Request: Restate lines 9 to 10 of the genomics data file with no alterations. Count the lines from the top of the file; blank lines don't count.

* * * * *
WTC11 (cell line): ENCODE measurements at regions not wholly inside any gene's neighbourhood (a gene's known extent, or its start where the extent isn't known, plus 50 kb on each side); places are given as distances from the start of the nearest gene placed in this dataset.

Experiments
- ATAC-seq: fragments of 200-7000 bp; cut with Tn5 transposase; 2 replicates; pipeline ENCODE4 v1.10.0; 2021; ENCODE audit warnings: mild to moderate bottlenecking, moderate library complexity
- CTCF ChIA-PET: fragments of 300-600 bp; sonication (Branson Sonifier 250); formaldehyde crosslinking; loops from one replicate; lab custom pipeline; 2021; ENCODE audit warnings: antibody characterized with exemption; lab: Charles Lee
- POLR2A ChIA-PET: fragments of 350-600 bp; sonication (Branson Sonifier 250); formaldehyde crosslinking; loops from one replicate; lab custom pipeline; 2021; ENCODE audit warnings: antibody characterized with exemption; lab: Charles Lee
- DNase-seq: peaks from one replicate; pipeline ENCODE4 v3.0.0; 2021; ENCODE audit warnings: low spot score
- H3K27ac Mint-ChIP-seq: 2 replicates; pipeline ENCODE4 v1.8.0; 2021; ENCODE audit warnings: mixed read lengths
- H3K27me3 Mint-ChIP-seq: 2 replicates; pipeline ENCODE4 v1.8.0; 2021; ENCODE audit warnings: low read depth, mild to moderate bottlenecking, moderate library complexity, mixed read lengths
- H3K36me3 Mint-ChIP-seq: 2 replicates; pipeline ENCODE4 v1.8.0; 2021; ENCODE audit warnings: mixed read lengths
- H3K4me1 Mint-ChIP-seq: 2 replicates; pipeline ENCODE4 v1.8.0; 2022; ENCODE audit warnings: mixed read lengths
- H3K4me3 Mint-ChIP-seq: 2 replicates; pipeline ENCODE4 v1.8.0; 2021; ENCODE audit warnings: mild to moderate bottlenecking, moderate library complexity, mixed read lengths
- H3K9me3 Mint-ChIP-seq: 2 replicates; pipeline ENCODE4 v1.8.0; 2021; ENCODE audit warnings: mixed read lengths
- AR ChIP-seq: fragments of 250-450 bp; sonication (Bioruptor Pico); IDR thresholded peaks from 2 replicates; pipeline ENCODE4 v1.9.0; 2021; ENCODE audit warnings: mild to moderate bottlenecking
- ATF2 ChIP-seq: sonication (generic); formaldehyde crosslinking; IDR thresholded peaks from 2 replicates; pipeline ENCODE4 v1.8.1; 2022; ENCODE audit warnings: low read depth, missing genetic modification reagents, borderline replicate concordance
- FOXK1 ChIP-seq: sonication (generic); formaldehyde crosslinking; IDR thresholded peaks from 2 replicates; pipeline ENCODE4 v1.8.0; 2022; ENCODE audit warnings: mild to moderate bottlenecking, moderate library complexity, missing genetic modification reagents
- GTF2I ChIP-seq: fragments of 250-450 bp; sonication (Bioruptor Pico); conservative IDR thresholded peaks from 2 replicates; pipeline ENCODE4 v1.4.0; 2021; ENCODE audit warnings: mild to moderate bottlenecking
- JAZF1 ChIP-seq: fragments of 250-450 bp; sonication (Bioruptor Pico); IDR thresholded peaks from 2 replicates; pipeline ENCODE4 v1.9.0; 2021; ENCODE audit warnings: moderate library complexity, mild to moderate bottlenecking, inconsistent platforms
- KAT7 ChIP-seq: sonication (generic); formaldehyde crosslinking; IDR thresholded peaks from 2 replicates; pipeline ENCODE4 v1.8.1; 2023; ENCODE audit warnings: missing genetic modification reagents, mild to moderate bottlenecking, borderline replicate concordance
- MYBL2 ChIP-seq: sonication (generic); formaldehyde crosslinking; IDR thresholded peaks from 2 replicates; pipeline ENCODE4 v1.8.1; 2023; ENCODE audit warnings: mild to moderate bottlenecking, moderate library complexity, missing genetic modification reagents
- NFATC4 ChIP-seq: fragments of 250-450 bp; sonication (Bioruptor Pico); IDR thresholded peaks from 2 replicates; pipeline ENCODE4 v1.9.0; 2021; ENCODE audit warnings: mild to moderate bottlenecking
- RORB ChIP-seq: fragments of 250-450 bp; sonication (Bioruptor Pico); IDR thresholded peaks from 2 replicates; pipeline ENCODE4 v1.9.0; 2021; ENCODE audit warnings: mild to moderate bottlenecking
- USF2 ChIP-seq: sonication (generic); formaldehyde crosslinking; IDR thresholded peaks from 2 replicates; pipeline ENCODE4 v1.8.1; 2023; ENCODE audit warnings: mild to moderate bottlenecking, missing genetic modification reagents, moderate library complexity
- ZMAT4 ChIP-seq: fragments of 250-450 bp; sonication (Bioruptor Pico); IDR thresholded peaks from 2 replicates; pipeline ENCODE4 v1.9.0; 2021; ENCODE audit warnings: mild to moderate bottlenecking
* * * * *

- H3K36me3 Mint-ChIP-seq: 2 replicates; pipeline ENCODE4 v1.8.0; 2021; ENCODE audit warnings: mixed read lengths
- H3K4me1 Mint-ChIP-seq: 2 replicates; pipeline ENCODE4 v1.8.0; 2022; ENCODE audit warnings: mixed read lengths